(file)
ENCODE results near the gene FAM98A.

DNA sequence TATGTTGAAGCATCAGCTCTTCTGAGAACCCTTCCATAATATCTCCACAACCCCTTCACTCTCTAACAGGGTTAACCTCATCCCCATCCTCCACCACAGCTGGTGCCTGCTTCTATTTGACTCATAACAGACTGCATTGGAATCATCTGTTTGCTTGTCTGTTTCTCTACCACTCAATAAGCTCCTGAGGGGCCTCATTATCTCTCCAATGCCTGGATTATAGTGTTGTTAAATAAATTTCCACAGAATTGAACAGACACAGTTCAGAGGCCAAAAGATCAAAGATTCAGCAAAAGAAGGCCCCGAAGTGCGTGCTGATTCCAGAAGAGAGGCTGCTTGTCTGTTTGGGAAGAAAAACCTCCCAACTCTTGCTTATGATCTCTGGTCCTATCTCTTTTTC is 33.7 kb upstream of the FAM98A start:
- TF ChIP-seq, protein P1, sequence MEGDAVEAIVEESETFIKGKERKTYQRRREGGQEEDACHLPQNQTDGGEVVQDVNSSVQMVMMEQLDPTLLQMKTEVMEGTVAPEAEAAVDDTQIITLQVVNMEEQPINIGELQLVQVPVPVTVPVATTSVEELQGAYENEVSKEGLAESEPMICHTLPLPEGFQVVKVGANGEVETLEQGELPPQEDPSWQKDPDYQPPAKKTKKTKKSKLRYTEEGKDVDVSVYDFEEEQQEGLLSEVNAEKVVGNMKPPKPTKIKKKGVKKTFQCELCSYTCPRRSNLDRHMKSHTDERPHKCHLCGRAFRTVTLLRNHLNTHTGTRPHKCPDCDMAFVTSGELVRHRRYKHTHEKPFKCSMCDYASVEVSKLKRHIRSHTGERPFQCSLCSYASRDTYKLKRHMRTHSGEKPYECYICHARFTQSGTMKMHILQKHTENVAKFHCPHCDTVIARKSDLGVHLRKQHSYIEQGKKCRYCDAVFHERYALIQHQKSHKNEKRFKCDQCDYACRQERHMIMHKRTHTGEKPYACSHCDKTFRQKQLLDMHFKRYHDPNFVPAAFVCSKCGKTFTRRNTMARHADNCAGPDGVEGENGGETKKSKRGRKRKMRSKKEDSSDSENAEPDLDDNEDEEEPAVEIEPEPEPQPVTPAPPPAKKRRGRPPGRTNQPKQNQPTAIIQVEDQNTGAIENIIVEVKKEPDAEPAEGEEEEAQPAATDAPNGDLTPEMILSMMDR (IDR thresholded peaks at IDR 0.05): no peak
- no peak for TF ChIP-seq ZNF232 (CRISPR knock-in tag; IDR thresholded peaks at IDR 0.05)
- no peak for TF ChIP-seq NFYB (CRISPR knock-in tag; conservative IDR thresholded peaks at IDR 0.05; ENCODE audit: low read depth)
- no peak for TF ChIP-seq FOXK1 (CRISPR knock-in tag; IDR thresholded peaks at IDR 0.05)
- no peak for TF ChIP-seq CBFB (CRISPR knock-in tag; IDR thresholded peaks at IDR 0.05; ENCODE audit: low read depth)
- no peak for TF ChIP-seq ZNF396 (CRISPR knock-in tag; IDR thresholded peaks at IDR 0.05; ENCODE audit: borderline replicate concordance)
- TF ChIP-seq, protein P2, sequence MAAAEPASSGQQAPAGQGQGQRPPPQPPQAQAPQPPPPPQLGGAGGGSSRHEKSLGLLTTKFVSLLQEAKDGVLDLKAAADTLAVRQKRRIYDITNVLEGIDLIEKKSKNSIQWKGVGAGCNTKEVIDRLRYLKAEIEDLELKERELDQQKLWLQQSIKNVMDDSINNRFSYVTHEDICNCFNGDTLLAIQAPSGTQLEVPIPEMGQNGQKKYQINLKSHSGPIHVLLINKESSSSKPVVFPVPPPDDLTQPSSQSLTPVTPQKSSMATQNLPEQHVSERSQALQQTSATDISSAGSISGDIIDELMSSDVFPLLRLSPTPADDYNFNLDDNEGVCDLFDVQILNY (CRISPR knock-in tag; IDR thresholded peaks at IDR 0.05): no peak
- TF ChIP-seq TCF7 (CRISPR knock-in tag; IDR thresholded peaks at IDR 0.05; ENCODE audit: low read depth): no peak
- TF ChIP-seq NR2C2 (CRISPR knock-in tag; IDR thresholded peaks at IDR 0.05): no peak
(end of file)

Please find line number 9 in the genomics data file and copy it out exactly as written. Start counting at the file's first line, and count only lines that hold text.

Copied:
- TF ChIP-seq, protein P2, sequence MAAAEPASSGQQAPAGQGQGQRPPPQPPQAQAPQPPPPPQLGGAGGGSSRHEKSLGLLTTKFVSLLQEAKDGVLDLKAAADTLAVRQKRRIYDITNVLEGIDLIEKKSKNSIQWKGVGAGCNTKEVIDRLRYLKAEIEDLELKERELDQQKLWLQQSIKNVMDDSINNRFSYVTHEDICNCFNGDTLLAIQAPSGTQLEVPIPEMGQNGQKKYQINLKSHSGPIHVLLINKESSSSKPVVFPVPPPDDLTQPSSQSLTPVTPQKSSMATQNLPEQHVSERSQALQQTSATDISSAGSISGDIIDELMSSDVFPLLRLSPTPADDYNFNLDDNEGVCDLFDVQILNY (CRISPR knock-in tag; IDR thresholded peaks at IDR 0.05): no peak